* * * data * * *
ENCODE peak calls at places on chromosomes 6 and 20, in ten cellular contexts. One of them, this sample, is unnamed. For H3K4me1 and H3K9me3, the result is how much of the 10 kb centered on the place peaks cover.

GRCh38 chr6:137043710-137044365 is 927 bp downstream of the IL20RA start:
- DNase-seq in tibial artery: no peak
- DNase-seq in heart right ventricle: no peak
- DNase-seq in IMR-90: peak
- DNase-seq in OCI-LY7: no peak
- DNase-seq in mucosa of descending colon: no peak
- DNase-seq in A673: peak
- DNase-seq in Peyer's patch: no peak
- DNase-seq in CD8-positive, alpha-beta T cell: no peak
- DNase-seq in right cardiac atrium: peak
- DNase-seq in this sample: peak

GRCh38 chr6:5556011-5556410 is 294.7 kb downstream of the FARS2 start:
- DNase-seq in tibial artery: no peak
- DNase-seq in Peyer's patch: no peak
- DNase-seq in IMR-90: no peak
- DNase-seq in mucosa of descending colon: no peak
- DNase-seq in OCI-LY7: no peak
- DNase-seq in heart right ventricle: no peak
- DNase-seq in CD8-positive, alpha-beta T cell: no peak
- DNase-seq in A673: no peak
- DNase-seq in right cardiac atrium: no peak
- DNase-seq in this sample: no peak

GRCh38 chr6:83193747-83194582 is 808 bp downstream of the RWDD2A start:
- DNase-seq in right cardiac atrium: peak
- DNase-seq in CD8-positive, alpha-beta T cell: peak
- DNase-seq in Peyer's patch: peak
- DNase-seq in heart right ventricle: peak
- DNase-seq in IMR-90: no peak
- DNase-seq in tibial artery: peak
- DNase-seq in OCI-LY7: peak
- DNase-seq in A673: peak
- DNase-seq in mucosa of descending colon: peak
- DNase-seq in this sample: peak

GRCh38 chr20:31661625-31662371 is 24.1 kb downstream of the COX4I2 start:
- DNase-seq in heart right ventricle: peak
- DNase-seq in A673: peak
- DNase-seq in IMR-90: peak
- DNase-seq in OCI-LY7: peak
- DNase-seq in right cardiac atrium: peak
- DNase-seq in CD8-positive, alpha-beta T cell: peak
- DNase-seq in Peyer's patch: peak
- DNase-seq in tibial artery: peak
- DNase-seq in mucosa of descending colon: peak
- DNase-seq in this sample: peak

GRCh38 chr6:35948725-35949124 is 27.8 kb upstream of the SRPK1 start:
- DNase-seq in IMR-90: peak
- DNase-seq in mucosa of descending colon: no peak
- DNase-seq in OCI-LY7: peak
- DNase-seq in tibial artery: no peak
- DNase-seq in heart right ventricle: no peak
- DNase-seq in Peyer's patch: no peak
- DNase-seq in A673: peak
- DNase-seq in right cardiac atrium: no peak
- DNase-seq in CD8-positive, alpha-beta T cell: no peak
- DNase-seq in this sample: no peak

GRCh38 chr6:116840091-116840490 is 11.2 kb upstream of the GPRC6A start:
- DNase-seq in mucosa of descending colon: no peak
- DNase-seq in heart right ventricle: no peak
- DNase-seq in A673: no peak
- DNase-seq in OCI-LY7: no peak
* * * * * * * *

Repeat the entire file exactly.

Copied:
ENCODE peak calls at places on chromosomes 6 and 20, in ten cellular contexts. One of them, this sample, is unnamed. For H3K4me1 and H3K9me3, the result is how much of the 10 kb centered on the place peaks cover.

GRCh38 chr6:137043710-137044365 is 927 bp downstream of the IL20RA start:
- DNase-seq in tibial artery: no peak
- DNase-seq in heart right ventricle: no peak
- DNase-seq in IMR-90: peak
- DNase-seq in OCI-LY7: no peak
- DNase-seq in mucosa of descending colon: no peak
- DNase-seq in A673: peak
- DNase-seq in Peyer's patch: no peak
- DNase-seq in CD8-positive, alpha-beta T cell: no peak
- DNase-seq in right cardiac atrium: peak
- DNase-seq in this sample: peak

GRCh38 chr6:5556011-5556410 is 294.7 kb downstream of the FARS2 start:
- DNase-seq in tibial artery: no peak
- DNase-seq in Peyer's patch: no peak
- DNase-seq in IMR-90: no peak
- DNase-seq in mucosa of descending colon: no peak
- DNase-seq in OCI-LY7: no peak
- DNase-seq in heart right ventricle: no peak
- DNase-seq in CD8-positive, alpha-beta T cell: no peak
- DNase-seq in A673: no peak
- DNase-seq in right cardiac atrium: no peak
- DNase-seq in this sample: no peak

GRCh38 chr6:83193747-83194582 is 808 bp downstream of the RWDD2A start:
- DNase-seq in right cardiac atrium: peak
- DNase-seq in CD8-positive, alpha-beta T cell: peak
- DNase-seq in Peyer's patch: peak
- DNase-seq in heart right ventricle: peak
- DNase-seq in IMR-90: no peak
- DNase-seq in tibial artery: peak
- DNase-seq in OCI-LY7: peak
- DNase-seq in A673: peak
- DNase-seq in mucosa of descending colon: peak
- DNase-seq in this sample: peak

GRCh38 chr20:31661625-31662371 is 24.1 kb downstream of the COX4I2 start:
- DNase-seq in heart right ventricle: peak
- DNase-seq in A673: peak
- DNase-seq in IMR-90: peak
- DNase-seq in OCI-LY7: peak
- DNase-seq in right cardiac atrium: peak
- DNase-seq in CD8-positive, alpha-beta T cell: peak
- DNase-seq in Peyer's patch: peak
- DNase-seq in tibial artery: peak
- DNase-seq in mucosa of descending colon: peak
- DNase-seq in this sample: peak

GRCh38 chr6:35948725-35949124 is 27.8 kb upstream of the SRPK1 start:
- DNase-seq in IMR-90: peak
- DNase-seq in mucosa of descending colon: no peak
- DNase-seq in OCI-LY7: peak
- DNase-seq in tibial artery: no peak
- DNase-seq in heart right ventricle: no peak
- DNase-seq in Peyer's patch: no peak
- DNase-seq in A673: peak
- DNase-seq in right cardiac atrium: no peak
- DNase-seq in CD8-positive, alpha-beta T cell: no peak
- DNase-seq in this sample: no peak

GRCh38 chr6:116840091-116840490 is 11.2 kb upstream of the GPRC6A start:
- DNase-seq in mucosa of descending colon: no peak
- DNase-seq in heart right ventricle: no peak
- DNase-seq in A673: no peak
- DNase-seq in OCI-LY7: no peak